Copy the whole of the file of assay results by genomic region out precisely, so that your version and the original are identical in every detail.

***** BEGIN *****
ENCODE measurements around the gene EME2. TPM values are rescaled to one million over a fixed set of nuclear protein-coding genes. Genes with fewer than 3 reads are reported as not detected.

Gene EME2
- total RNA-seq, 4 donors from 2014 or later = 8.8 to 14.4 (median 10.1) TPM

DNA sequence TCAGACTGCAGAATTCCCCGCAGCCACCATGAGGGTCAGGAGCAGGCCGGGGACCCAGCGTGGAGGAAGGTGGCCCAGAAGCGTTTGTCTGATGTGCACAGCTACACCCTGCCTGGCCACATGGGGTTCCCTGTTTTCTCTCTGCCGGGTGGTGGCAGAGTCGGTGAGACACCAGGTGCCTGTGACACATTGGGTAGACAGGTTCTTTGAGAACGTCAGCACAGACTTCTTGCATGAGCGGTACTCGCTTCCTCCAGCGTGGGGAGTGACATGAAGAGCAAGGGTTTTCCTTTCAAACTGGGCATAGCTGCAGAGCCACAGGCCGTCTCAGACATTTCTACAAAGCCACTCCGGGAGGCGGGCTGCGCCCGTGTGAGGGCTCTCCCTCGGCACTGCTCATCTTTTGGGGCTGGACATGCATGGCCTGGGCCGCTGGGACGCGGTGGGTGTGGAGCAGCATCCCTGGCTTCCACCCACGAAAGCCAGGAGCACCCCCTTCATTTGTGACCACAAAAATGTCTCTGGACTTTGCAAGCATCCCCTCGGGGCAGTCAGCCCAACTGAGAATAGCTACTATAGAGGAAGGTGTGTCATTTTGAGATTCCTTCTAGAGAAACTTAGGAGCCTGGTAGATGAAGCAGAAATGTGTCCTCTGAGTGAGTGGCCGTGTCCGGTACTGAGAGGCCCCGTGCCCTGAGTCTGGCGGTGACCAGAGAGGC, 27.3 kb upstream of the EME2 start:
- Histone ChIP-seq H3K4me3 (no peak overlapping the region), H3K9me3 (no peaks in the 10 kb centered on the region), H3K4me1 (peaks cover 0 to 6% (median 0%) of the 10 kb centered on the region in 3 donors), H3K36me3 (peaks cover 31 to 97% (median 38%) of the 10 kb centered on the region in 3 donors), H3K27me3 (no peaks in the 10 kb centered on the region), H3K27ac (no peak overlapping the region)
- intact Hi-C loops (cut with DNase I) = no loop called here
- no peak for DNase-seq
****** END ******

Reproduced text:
ENCODE measurements around the gene EME2. TPM values are rescaled to one million over a fixed set of nuclear protein-coding genes. Genes with fewer than 3 reads are reported as not detected.

Gene EME2
- total RNA-seq, 4 donors from 2014 or later = 8.8 to 14.4 (median 10.1) TPM

DNA sequence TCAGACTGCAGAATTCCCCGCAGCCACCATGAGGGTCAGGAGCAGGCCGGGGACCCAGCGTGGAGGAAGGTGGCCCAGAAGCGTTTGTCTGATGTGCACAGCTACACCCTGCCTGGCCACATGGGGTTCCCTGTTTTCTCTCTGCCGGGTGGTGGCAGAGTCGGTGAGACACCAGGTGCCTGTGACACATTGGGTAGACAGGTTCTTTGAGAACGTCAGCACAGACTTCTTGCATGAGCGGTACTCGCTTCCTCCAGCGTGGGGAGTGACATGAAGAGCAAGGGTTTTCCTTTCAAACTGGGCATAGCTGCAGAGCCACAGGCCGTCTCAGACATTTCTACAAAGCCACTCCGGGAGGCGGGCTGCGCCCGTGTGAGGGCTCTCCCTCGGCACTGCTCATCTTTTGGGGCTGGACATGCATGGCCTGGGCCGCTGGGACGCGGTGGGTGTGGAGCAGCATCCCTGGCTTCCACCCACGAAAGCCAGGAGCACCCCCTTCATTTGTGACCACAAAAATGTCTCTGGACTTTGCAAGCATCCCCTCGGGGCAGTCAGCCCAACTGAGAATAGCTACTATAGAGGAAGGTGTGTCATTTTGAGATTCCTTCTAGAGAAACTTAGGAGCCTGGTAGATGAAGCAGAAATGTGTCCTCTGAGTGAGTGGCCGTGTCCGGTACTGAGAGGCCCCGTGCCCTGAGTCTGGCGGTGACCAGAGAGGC, 27.3 kb upstream of the EME2 start:
- Histone ChIP-seq H3K4me3 (no peak overlapping the region), H3K9me3 (no peaks in the 10 kb centered on the region), H3K4me1 (peaks cover 0 to 6% (median 0%) of the 10 kb centered on the region in 3 donors), H3K36me3 (peaks cover 31 to 97% (median 38%) of the 10 kb centered on the region in 3 donors), H3K27me3 (no peaks in the 10 kb centered on the region), H3K27ac (no peak overlapping the region)
- intact Hi-C loops (cut with DNase I) = no loop called here
- no peak for DNase-seq